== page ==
Caught up in net

PUBLISHED: 12:30 09 November 2006 | UPDATED: 11:11 06 May 2010

THE cost-saving initiative of out-sourcing medical notes to India for typing is facing major problems. An internet link used to transfer patient information from Lister Hospital to India has failed to meet the needs of East and North Herts NHS Trust, both

THE cost-saving initiative of out-sourcing medical notes to India for typing is facing major problems.

An internet link used to transfer patient information from Lister Hospital to India has failed to meet the needs of East and North Herts NHS Trust, both in terms of speed and capacity.

The Trust had hoped to save as much as £1million by axing 15 medical secretary posts and outsourcing their work.

However, a medical secretary from Lister said: "After the medical secretaries were made redundant it was discovered that the NHS server for the typing to be sent over the internet to India could not cope with this system.

"Medical secretaries are being told that the typing will be kept at the Trust for us to type, as done in the past.

"The problem we have here is that the workforce has been massively reduced and those left are faced with the overwhelming task of doing the work of two or three medical secretaries in addition to their own workload.

"We were already overstretched in the first instance and this has just about bought us to breaking point.

"The Trust has had to resort to bringing in expensive agency staff to try and help with the workload, thus spending the money supposedly saved by making medical secretaries redundant.

"What we worry about now is how long it will be before a major error in patient care happens."

A former medical secretary at Lister, who has recently taken voluntary redundancy, said: "The Lister Hospital has now lost an incredibly knowledgeable and committed group of secretaries.

"I was due to take retirement next year and had fully intended to work up until that time, but I was totally demoralised by the Trust's handling of the outsourcing.

"I understand that in some departments outsourcing has been abandoned as being inherently unworkable and much of the correspondence has had to be returned to the outsourcing companies due to errors in transcribing the letters.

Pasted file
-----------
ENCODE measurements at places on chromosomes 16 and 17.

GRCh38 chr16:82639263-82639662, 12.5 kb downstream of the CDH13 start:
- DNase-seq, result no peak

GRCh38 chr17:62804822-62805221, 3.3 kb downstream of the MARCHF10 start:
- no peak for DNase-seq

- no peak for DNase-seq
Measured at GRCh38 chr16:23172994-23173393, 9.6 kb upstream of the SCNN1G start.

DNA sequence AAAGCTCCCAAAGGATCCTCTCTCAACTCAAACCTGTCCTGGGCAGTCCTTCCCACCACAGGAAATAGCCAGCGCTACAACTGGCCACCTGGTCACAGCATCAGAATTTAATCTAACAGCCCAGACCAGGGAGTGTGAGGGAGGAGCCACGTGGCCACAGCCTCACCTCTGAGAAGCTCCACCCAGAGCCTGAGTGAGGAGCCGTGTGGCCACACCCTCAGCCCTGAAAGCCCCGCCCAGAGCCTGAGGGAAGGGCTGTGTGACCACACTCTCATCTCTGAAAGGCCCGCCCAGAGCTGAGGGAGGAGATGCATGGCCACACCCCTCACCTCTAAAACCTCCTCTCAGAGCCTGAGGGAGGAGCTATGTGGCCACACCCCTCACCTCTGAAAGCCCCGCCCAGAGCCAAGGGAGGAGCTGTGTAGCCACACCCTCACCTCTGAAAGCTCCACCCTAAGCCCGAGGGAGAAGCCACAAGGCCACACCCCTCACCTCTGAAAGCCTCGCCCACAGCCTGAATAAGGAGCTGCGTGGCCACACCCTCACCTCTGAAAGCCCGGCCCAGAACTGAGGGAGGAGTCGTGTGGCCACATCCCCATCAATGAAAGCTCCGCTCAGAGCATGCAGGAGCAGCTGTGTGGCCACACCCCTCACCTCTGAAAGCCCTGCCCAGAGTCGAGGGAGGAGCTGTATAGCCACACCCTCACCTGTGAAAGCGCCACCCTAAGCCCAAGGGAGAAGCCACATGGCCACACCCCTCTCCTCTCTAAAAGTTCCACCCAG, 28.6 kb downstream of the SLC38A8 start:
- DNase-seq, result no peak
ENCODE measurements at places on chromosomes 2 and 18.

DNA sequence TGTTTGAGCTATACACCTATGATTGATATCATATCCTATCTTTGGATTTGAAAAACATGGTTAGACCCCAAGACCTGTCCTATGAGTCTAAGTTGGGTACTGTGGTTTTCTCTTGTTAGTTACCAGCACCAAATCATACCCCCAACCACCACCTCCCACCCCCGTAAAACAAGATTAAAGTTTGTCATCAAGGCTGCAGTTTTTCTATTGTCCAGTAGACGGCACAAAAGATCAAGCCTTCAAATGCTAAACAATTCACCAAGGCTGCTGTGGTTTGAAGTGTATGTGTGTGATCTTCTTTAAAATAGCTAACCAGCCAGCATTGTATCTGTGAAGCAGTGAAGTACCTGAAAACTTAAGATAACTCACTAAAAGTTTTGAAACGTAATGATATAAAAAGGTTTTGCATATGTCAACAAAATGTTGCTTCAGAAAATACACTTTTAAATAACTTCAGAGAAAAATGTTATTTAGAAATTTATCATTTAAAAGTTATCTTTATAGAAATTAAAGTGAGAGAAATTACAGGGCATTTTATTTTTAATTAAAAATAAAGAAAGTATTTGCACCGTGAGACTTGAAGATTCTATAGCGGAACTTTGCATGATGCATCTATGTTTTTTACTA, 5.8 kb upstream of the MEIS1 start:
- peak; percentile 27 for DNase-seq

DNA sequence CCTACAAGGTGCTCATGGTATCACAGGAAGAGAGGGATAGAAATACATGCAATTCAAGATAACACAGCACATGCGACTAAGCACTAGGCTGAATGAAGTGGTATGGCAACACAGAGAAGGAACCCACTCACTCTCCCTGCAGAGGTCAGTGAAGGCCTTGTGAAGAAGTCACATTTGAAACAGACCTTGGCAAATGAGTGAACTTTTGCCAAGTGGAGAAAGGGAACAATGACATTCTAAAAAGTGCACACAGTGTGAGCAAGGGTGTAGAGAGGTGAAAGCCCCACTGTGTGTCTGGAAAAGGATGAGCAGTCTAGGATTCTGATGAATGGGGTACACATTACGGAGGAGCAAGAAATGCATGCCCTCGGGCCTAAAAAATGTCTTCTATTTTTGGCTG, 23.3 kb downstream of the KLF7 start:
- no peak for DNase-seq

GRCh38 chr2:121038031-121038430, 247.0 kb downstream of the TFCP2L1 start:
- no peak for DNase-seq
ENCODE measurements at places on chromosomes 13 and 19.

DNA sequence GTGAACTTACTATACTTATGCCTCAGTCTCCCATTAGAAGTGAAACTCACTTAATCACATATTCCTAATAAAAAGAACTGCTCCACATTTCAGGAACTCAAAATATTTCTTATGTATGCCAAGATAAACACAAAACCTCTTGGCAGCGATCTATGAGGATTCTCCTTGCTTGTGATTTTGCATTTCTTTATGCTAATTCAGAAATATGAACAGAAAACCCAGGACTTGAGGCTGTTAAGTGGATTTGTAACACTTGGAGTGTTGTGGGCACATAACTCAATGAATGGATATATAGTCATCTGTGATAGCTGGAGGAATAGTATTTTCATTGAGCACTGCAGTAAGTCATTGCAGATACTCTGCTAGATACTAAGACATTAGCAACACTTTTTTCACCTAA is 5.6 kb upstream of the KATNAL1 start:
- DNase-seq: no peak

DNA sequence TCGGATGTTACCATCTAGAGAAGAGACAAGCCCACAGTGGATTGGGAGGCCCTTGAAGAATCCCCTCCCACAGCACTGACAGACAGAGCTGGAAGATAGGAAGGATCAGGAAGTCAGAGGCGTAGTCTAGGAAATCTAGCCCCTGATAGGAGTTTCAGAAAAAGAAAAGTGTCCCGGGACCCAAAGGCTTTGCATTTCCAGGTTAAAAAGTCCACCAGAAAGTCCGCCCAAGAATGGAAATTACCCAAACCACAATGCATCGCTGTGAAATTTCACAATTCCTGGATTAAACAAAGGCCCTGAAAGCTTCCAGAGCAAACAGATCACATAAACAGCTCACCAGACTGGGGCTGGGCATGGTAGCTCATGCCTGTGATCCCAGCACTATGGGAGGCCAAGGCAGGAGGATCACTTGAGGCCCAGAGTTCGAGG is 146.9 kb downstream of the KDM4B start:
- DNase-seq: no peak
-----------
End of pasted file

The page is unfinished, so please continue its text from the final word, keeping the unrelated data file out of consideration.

"The East and North Herts NHS Trust should be looking at the huge raft of middle managers who dictate how the money is spent and start giving some of the decisions back to the consultants who are working at the sharp end.

"They have little or no influence now on how these decisions are made and where the money can be best used for the benefit of the patients.

"These are being made by managers who have no medical background or expertise.

"I am now very pessimistic about the future of the NHS and, in particular, the service that will be offered to patients."

Danny Mortimer, the Trust's director of human resources, said: "Like any project of its size, there will always be initial teething problems.

"We are still employing the vast majority of medical secretaries that were in post a year ago. That means we still have a large number of experienced and highly skilled individuals.

"The health service as a whole is connected to the internet through the N3 Link.

"Nationally the NHS is experiencing problems with this link, both in terms of its speed and capacity of transfer of information across the internet.

"This is causing the Trust problems and one of the projects affected is the remote medical transcription service.

"Contingency plans are being considered locally by the Trust, including using a separate, secure link to the internet for the medical transcription service until the problems affecting it are resolved nationally.

"Where one or two of our clinical directorates have been affected, the Trust has approved the very limited use of agency staff to support our staff. The relatively small cost of this short-term measure is far outweighed by the benefits provided to the Trust, GPs and patients.

"The Trust has introduced the medical transcription service because it knows that it will save money, while at the same time providing a consistent, high-quality service. This is proving to be the case already, although more work remains to be done.

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